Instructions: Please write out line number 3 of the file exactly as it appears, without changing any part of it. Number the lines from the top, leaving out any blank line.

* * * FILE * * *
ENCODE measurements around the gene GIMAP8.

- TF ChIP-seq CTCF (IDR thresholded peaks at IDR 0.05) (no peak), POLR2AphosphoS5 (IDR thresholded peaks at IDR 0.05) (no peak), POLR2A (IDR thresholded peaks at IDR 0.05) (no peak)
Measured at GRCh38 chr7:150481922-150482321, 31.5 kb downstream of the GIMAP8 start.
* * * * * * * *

Measured at GRCh38 chr7:150481922-150482321, 31.5 kb downstream of the GIMAP8 start.